The great problem with the “wall of separation” metaphor was, as the courts came to recognize, that it proved to be impossible to draw any consistent line between the secular public sphere and the religion of the private sphere. A sizable minority of Americans was seriously religious, and their religious beliefs had inevitable influences on their activities in the public domain, where in politics, business, or education. It is one thing to try to draw a line between “church and state,” two sorts of institutions. But no consistent line of separation can even be imagined between the far larger entities of “religion and society.” Religion is seldom a strictly spiritual matter; rather, it involves moral prescriptions as to how to act in everyday secular affairs. Although religious people may reasonable be expected to act with a degree of civility in the public domain, it is not reasonable or practical to expect them to act in the public realm without reference to their deeply held, religiously based moral convictions. So, even if privatization has proven valuable as a way of encouraging social harmony up to a point, it is a principle that cannot address the question of equity in the public sphere in dealing with inevitable differences based on religious conviction (p. 158).

Although the book was obviously written before the recent spate of litigation involving Hobby Lobby and other corporations and institutions regarding the contraceptive mandate of Obamacare, it provides useful commentary on the cultural and historical background of such cases.

Thankfully, the book is not all diagnosis with no prescription, and Marsden presents the ideas of Dutch politician and theologian Abraham Kuyper as a corrective to American patterns that have run their course. Because of his recognition that science and reason are not neutral, but rather are conditioned by a host of faith commitments about the nature of reality and human life, Kuyper was able to take these differences seriously without seeking to collapse them into an artificial consensus. In addition, with his emphasis on “common grace”—the recognition that God has given all kinds of people intellectual capacity—Kuyper allows “for shared rationality in holding things together” (p. 168). Finally, Kuyper’s doctrine of “sphere sovereignty” allows room for the mediating structures that provide buffers between the individual and government and thus strengthen democracy.   Thus far Marsden’s argument.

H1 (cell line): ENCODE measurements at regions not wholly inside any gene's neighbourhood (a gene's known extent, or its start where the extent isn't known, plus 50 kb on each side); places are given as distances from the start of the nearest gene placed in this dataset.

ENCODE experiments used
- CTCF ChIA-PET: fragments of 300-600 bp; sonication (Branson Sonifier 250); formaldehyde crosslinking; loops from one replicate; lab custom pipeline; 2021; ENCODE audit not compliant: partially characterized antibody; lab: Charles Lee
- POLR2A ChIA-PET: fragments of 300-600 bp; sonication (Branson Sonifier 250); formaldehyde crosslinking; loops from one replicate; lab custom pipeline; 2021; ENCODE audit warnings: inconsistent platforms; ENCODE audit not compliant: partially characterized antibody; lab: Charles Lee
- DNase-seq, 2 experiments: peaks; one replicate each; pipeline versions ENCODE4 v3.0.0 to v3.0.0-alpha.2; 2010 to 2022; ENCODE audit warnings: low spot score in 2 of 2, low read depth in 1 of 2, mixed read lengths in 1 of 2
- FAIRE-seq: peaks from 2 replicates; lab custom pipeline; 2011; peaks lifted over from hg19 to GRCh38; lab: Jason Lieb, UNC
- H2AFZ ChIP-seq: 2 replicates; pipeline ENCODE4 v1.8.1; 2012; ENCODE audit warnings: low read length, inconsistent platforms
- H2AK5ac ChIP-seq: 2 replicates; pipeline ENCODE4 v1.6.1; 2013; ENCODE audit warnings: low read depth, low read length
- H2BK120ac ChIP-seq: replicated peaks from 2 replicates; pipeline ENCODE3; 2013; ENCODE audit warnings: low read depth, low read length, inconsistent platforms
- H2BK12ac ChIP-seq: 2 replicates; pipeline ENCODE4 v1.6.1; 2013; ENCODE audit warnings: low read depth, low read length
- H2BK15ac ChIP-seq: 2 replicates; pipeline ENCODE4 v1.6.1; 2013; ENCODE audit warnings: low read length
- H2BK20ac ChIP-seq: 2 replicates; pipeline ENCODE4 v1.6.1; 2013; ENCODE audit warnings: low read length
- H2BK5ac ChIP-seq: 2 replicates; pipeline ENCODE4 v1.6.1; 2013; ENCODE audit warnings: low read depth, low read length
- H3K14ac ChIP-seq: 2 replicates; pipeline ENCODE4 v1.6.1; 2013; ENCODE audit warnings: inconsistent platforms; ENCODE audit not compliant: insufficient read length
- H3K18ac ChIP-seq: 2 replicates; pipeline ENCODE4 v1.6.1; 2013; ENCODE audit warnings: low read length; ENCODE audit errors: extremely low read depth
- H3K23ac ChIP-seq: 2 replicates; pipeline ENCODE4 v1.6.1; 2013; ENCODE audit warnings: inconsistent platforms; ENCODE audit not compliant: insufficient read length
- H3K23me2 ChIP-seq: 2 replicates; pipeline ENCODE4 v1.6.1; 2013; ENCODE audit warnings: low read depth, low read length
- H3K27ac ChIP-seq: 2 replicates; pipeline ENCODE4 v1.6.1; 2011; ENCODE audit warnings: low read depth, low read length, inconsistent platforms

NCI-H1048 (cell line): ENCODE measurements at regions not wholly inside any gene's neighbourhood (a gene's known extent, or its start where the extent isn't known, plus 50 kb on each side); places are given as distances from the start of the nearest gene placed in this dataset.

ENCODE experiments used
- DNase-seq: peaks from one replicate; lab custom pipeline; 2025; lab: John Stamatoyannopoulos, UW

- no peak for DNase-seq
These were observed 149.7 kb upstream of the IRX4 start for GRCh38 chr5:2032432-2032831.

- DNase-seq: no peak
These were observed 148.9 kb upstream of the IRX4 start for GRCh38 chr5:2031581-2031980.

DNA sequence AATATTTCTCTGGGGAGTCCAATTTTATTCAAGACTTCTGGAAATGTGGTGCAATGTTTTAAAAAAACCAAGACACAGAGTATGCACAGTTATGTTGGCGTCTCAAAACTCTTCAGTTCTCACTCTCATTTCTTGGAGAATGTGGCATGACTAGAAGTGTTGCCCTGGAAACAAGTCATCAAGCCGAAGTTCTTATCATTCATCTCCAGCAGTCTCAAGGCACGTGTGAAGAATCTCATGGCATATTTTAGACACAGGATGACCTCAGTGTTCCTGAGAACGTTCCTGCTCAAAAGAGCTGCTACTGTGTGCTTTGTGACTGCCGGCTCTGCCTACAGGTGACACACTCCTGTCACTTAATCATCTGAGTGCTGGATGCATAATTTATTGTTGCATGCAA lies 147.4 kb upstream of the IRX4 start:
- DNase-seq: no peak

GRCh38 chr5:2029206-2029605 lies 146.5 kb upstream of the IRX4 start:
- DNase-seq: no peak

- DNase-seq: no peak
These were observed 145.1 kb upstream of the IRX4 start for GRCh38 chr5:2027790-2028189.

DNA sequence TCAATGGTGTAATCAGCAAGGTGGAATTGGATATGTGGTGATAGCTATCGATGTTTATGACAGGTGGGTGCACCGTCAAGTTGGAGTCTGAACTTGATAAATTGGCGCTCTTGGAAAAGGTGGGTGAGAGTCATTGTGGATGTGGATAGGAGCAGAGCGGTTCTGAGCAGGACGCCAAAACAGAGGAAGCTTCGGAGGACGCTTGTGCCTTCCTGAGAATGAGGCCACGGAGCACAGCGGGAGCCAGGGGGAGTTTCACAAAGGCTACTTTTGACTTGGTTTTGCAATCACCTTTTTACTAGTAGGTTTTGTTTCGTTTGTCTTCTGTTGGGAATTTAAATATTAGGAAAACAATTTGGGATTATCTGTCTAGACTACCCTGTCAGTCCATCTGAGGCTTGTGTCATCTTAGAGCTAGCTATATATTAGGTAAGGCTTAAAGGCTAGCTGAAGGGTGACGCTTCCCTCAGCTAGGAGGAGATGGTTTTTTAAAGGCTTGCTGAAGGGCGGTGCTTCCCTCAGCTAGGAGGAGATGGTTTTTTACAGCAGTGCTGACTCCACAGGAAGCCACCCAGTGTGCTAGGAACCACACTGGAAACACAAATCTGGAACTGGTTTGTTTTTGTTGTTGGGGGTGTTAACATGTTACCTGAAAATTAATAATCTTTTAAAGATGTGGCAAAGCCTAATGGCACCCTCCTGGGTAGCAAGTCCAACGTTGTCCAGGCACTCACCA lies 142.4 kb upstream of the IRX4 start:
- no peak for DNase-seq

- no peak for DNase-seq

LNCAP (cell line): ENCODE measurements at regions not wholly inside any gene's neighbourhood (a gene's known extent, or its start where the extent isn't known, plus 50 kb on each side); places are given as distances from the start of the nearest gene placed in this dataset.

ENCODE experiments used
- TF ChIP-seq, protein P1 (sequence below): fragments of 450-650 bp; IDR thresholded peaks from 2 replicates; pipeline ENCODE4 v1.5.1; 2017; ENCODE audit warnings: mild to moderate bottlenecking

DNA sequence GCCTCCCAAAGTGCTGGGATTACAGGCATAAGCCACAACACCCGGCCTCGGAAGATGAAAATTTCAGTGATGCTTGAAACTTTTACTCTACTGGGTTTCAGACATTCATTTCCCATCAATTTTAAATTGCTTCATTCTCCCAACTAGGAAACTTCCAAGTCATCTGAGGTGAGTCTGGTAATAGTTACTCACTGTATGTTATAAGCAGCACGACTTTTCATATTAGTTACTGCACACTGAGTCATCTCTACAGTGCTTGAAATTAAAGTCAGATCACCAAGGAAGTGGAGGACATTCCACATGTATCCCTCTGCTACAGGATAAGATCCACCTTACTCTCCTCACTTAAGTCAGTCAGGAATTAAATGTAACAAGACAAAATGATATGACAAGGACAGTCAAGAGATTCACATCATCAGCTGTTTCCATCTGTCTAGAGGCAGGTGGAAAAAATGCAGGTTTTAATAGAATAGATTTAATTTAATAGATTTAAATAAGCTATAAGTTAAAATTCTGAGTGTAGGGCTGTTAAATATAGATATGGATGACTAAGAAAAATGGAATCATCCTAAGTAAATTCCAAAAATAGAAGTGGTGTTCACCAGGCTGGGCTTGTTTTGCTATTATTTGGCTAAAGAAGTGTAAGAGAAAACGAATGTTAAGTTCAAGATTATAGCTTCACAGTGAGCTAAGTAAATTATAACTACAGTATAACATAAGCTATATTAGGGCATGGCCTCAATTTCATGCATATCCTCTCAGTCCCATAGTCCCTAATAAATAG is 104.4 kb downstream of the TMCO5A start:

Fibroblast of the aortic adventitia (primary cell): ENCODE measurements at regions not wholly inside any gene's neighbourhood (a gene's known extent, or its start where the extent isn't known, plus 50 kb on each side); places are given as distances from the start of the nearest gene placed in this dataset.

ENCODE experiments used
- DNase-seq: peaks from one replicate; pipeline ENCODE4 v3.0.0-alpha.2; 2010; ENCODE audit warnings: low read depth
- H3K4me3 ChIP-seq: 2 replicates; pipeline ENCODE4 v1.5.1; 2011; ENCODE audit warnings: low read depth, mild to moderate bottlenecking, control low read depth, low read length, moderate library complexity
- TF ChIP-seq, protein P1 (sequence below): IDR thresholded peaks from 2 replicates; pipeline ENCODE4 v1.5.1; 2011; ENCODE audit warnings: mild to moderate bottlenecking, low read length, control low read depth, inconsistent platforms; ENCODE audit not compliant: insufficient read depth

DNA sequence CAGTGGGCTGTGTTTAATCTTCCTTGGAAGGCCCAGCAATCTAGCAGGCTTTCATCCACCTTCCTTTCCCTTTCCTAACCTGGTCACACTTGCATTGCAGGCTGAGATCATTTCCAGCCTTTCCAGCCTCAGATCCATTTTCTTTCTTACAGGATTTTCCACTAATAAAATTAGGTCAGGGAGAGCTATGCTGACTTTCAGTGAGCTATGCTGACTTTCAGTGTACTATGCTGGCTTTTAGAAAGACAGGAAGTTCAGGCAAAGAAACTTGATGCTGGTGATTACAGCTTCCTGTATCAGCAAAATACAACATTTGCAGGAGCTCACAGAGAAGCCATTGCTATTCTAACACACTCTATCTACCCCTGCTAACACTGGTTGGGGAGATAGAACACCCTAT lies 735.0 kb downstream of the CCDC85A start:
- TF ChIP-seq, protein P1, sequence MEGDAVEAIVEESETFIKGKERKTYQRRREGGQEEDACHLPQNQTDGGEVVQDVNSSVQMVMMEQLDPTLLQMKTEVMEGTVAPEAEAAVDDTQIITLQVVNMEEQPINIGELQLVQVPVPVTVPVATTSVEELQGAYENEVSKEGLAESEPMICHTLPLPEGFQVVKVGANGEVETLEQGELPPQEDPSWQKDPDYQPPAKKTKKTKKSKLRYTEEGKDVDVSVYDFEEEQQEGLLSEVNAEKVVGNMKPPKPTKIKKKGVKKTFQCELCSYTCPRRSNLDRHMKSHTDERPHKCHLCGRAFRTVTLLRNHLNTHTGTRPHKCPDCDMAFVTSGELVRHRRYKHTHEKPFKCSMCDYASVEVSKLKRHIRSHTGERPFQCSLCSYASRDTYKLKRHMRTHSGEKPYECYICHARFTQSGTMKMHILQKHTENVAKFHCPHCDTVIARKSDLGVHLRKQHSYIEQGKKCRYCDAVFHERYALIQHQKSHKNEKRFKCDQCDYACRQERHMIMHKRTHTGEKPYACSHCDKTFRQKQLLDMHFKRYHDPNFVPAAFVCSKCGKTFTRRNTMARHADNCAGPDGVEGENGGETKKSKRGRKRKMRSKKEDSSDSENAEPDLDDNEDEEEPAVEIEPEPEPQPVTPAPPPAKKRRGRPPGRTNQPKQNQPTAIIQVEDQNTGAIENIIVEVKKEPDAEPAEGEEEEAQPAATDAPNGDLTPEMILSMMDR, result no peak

As we would expect from Marsden, the book is quite readable and engaging, and it seems to be well edited (I found one spelling mistake on p. 120). Especially enjoyable are the more extended treatments of important thinkers such as Erich Fromm, David Riesman, Walter Lippmann, B. F. Skinner, Reinhold Niebuhr, and Francis Schaeffer. The explication of Niebuhr in particular can be taken as an apposite response to Ross Douthat’s Bad Religion and its celebration of the 1950s as a sort of golden age of American Christianity. Marsden demonstrates that Niebuhr’s version of Christianity was seriously attenuated (in good Enlightenment fashion Niebuhr had little place for the miraculous) and that it was all too common for people to separate his anthropological insights from his theology (the “atheists for Niebuhr” phenomenon). Finally, Marsden demonstrates that the problems of religious diversity and liberty in America remain unresolved.

I do have some minor reservations. Marsden’s definition of “civil religion” as “popular piety that treats the nation itself as an object of worship” lacks nuance, and I would have liked to see more interaction with the twentieth-century Roman Catholic social theorist John Courtney Murray, whose extensive writings on the issue of pluralism parallel many of Marsden’s concerns. This in turn points to what is probably the greatest weakness of the book—Marsden’s insistent focus on Protestantism misses some important aspects of the broader story, especially the way that in the wake of Vatican II Roman Catholics became significant players in the struggle for religious liberty. Finally, Marsden’s suggestion that contemporary academia can serve as a model for fruitful pluralism (p. 176) may seem odd to those who have the misfortune of having to sit through faculty meetings on a regular basis. But none of these niggles should keep one from reading this important book.